Both conferences had specific sessions dedicated to youth in attendance, with a standout moment occurring at the Congress, where Cardinal Gregory and Bishop J. Terry Steib moderated a “townhall.” Amid lots of questions and exchanges between the young people and the prelates, the cardinal challenged participants: “I know all of you have a lot of dreams right now, of possibilities for your life. What would God want you to do? …What would you do in life that makes you and God happy?”

The social justice issues faced by Black communities throughout the country were discussed at both gatherings — specifically the problems of racism, violence, economic distress, mass incarceration, and the gentrification that is slowly but irrevocably leading to the erasure of our history and our safe spaces (churches, schools, towns, etc). We were reminded that it is our job as people of faith to step up and step out — to address these ills while remaining vigilant at holding our Church accountable, and that we must urge Catholics at diocesan and national levels to join us in tackling these problems.

Although these two events delivered powerful moments of revitalization and motivation for attendees, the question of real inclusion in the Church remained. Many of the youthful attendees wondered why we remain in a church that has hurt us in the past and in the present. This was a question that also came up during the Congress’ young adult gathering at St. Joseph’s Seminary.

Being seen and heard

It feels like we are asking the same questions in 2023, and facing similar issues, that were asked and faced in 1889 at that first National Black Catholic Congress gathering, and again in 1909 when the Knights of Peter Claver were founded, and again in 1984 with the publication of “What We Have Seen and Heard”: When will the problems facing the Black community become the wider Church’s problems, too?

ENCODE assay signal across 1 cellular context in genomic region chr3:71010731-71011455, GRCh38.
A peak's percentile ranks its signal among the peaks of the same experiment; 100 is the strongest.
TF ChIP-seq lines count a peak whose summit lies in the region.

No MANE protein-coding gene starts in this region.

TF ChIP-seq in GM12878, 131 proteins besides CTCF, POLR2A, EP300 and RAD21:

–How can the Catholic Church claim to be a body of Christ when one part — that has helped to shape the Church in monumental ways — has been cast aside, despite its faithfulness, even amid criticism from Black folk in other denominations and faith practices?

–What will it take for the Church to “hear and see” us — especially our youth and young adults who cannot see their place in this space?

Being heard and seen is vital to human flourishing, and within a church community no one should have to go begging for either. African American Catholics gather and pray together, and our prayer is not just for ourselves but for the whole Church. There is work that needs to be done, but it is not only the work of Black Catholics. It is work that needs to be taken up and embraced by the wider Catholic Church, so that faithful Black Catholics everywhere can truly feel like they — and their gifts — are truly “seen and heard.”

Ansel Augustine

Ansel Augustine earned his D. Min from the Graduate Theological Foundation. He is the director of the office of Black Catholic ministries for the Archdiocese of New Orleans, and his website is